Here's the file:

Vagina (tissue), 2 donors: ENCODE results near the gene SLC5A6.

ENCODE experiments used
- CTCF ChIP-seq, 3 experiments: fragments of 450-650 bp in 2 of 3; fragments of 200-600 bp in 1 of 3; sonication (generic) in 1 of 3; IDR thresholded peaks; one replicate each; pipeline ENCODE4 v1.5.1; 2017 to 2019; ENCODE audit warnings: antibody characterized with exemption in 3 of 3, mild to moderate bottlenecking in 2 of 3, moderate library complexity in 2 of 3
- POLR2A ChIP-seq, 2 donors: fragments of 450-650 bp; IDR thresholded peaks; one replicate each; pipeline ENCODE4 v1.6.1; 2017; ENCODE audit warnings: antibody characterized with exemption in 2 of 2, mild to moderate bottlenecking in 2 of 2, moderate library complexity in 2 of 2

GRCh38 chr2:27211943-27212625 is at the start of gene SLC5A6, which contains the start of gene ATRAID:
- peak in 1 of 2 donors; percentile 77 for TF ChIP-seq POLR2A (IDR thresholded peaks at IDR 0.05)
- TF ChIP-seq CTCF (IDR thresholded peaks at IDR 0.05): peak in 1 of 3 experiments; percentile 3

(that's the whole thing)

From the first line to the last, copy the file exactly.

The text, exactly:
Vagina (tissue), 2 donors: ENCODE results near the gene SLC5A6.

ENCODE experiments used
- CTCF ChIP-seq, 3 experiments: fragments of 450-650 bp in 2 of 3; fragments of 200-600 bp in 1 of 3; sonication (generic) in 1 of 3; IDR thresholded peaks; one replicate each; pipeline ENCODE4 v1.5.1; 2017 to 2019; ENCODE audit warnings: antibody characterized with exemption in 3 of 3, mild to moderate bottlenecking in 2 of 3, moderate library complexity in 2 of 3
- POLR2A ChIP-seq, 2 donors: fragments of 450-650 bp; IDR thresholded peaks; one replicate each; pipeline ENCODE4 v1.6.1; 2017; ENCODE audit warnings: antibody characterized with exemption in 2 of 2, mild to moderate bottlenecking in 2 of 2, moderate library complexity in 2 of 2

GRCh38 chr2:27211943-27212625 is at the start of gene SLC5A6, which contains the start of gene ATRAID:
- peak in 1 of 2 donors; percentile 77 for TF ChIP-seq POLR2A (IDR thresholded peaks at IDR 0.05)
- TF ChIP-seq CTCF (IDR thresholded peaks at IDR 0.05): peak in 1 of 3 experiments; percentile 3